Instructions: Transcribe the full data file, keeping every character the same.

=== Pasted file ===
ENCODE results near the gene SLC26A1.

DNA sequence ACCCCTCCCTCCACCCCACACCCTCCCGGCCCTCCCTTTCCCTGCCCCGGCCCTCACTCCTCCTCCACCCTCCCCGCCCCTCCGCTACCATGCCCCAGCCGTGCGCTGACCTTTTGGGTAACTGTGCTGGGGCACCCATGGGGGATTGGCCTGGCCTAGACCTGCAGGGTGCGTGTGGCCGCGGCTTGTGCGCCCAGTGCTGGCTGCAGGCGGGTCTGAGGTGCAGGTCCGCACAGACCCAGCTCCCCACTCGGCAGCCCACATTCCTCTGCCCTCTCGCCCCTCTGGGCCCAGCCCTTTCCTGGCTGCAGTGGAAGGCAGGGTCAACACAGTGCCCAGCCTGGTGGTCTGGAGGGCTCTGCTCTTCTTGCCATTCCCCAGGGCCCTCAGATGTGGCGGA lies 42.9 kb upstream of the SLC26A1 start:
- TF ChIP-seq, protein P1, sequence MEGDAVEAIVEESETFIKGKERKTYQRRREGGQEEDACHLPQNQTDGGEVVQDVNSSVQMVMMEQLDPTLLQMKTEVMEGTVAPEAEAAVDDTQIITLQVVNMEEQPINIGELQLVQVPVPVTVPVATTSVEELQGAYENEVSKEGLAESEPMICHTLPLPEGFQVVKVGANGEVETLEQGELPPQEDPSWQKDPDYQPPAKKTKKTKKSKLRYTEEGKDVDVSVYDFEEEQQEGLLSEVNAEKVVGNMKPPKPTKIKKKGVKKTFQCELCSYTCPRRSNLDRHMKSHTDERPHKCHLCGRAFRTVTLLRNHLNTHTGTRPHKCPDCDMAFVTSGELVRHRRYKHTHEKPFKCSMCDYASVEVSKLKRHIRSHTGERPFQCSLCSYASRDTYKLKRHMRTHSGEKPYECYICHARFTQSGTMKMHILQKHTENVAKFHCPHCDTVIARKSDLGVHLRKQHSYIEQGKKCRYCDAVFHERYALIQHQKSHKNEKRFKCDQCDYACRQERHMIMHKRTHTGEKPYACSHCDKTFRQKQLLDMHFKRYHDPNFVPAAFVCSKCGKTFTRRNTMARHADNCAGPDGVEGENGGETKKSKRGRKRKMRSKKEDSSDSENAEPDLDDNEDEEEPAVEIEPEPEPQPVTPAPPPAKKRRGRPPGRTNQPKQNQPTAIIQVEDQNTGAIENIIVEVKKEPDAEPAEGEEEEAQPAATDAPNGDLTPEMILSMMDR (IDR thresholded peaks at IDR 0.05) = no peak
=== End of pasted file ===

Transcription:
ENCODE results near the gene SLC26A1.

DNA sequence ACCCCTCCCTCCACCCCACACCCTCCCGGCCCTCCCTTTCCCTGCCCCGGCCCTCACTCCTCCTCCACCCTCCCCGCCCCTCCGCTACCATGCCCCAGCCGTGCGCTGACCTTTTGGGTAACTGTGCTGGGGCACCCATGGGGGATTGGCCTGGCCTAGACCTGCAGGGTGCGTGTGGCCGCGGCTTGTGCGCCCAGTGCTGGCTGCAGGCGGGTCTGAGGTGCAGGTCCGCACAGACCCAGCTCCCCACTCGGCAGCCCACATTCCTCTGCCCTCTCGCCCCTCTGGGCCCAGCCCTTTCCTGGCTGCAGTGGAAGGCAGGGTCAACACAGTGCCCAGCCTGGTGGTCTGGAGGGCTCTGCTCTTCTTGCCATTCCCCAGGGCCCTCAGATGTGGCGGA lies 42.9 kb upstream of the SLC26A1 start:
- TF ChIP-seq, protein P1, sequence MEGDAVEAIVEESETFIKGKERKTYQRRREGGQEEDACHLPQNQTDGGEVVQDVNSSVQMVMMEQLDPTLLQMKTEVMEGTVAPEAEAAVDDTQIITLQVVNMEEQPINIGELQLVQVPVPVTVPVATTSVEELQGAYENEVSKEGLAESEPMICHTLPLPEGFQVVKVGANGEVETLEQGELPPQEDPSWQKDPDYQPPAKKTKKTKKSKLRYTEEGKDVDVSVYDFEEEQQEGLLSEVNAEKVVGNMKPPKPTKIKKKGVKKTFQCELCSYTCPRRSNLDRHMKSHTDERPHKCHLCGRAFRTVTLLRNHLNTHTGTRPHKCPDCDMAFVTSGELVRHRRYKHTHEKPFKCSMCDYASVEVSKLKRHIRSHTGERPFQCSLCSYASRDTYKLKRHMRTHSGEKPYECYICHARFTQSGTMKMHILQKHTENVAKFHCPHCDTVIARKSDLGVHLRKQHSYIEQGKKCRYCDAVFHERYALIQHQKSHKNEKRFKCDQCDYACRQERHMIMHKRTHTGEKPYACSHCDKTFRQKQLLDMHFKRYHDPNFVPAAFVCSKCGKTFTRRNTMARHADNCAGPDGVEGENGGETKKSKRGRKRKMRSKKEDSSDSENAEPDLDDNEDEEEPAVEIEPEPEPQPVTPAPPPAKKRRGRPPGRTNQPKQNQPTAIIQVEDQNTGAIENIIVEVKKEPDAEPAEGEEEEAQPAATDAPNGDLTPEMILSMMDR (IDR thresholded peaks at IDR 0.05) = no peak